It won't run, because Perl refuses it to compile. But if you remove the generation of the error message and its subsequent refusal to continue, for instance, by removing the 'use strict;' line, out outcommenting the relevant part in the source of perl, the program runs fine. There's an error message, but the program doesn't contain bugs.

    And then there are the numerous, pointless, warning messages:

    print (1) qw /#/ $foo + $bar
    which you see written as:
    print +(1) qw /\#/ ($foo || 0) + ($bar || 0)
    just to please 'use warnings'.
      First case: yes, the program runs fine. And while I agree that the program does not contain bugs *now*, not declaring variables can become a habit and someday create a BIG problem in a large program (trivial mistake: misspelling), which could've been avoided with "use strict".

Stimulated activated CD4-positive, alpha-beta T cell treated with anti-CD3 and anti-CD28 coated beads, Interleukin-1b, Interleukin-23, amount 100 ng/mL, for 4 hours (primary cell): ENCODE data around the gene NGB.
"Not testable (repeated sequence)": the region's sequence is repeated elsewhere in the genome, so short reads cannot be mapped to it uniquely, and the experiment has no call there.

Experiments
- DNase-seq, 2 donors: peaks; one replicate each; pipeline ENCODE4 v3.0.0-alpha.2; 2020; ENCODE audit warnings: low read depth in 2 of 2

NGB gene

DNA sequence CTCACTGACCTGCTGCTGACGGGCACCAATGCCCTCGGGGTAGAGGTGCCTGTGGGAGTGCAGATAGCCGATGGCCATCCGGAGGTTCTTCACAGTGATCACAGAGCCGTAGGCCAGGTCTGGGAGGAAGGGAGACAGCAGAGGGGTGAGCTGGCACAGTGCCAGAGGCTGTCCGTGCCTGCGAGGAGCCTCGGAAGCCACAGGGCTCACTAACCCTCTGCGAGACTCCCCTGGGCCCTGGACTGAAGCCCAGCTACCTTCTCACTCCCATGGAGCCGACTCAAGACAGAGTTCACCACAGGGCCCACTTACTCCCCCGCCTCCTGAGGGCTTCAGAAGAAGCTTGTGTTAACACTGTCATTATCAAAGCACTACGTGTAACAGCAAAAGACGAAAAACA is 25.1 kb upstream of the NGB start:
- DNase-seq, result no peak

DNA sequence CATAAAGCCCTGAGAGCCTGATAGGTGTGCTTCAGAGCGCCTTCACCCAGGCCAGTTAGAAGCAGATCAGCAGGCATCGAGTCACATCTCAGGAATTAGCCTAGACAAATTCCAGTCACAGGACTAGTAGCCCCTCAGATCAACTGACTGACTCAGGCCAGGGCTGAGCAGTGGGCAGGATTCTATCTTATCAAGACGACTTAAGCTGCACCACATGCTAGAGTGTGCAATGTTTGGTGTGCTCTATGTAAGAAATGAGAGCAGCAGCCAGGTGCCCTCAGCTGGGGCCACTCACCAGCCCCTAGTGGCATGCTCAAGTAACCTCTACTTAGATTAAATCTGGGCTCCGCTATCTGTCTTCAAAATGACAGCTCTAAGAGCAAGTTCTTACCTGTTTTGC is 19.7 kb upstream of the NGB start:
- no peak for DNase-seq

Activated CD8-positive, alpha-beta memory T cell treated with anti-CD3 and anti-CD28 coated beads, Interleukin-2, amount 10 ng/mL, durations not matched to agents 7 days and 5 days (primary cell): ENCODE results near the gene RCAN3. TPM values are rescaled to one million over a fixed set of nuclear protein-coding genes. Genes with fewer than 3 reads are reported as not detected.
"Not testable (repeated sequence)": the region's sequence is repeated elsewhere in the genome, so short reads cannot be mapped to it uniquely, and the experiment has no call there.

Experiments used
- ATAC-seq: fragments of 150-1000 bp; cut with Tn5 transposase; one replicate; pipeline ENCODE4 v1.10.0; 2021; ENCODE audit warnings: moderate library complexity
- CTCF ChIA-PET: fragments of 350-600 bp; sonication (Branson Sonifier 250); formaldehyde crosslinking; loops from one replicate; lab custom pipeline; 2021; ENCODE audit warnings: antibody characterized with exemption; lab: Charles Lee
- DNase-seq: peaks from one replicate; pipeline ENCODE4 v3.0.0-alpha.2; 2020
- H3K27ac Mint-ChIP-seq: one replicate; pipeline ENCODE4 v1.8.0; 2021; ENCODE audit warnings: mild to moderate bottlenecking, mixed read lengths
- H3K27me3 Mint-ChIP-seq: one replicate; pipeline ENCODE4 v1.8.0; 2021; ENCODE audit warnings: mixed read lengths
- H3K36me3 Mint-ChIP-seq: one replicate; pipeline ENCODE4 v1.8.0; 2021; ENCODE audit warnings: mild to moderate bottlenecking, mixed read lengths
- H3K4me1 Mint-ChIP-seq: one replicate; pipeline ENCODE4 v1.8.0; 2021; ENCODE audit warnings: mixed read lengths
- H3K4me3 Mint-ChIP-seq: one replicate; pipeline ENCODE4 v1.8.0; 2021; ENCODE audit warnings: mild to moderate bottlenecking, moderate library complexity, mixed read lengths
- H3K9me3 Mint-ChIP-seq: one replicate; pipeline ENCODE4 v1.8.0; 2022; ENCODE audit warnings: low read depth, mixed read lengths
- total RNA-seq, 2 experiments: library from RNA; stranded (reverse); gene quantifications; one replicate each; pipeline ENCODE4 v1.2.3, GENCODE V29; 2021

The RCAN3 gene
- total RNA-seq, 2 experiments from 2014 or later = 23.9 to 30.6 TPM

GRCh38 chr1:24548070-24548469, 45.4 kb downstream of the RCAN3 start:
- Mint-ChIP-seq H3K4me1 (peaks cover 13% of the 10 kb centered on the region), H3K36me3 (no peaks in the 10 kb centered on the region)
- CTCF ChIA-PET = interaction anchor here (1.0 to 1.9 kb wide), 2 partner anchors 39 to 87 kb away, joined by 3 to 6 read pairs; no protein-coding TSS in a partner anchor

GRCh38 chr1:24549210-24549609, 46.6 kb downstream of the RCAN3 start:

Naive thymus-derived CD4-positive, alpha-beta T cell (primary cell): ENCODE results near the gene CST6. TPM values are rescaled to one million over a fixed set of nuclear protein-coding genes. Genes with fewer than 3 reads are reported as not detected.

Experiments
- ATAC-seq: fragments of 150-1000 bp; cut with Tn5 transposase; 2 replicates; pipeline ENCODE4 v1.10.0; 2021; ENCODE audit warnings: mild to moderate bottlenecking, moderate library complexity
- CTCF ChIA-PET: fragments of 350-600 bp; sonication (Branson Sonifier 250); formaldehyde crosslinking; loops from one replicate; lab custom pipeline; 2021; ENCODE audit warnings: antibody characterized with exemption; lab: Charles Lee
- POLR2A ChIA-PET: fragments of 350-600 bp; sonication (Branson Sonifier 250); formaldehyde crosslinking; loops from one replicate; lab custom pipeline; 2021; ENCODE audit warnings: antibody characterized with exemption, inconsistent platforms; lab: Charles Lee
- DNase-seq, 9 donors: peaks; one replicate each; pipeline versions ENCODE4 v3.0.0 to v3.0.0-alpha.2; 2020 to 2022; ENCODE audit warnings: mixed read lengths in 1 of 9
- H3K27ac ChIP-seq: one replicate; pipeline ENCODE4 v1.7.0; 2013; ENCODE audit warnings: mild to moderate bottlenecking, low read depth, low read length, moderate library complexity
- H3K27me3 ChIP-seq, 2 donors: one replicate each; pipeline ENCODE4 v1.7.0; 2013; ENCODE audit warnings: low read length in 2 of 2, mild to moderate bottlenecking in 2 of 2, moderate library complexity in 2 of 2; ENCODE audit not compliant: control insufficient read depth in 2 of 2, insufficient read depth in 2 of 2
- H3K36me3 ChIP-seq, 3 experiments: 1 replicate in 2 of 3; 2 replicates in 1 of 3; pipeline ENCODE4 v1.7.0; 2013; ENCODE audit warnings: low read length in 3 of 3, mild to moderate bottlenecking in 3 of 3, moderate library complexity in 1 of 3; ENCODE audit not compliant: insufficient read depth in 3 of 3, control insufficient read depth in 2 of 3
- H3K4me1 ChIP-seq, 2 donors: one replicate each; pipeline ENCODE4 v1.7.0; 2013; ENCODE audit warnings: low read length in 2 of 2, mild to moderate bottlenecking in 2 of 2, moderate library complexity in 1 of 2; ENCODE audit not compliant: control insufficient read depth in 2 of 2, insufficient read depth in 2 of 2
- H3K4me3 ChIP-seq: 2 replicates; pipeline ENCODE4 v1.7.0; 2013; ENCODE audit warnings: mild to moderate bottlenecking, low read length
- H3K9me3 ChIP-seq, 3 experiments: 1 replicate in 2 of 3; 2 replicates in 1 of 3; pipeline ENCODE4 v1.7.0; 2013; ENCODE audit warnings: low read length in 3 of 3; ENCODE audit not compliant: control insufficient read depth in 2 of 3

It's all about personal preferences, after all. I prefer to use the abilities of Perl to force myself to write flawless programs that do not have syntax errors, do not produce warnings, and do not have (hopefully) logical errors. I came to that point of view when I was coding Basic and then reinforced when dealing with badly written VB programs.

      Warnings, as I've mentioned, are a different story. I do not turn them on until I've dealt with errors since I believe that getting rid of warnings is a stage when I "polish" the program to make it not only working, but "flawlessly working".

      If you prefer to have flexibility at expense of possibility to introduce hard-to-find errors that could've been avoided in the first place, that's your choice. I'm just providing the grounds/reasons for mine.

      --------------------------------
      An idea is not responsible for the people who believe in it...

        And while I agree that the program does not contain bugs *now*, not declaring variables can become a habit and someday create a BIG problem in a large program (trivial mistake: misspelling), which could've been avoided with "use strict".
        I never said 'use strict' wasn't a good idea. I just want to point out 'use strict' isn't a magical bullet - it doesn't find all the bugs people something think 'use strict' will avoid, and it has its share of false negatives as well.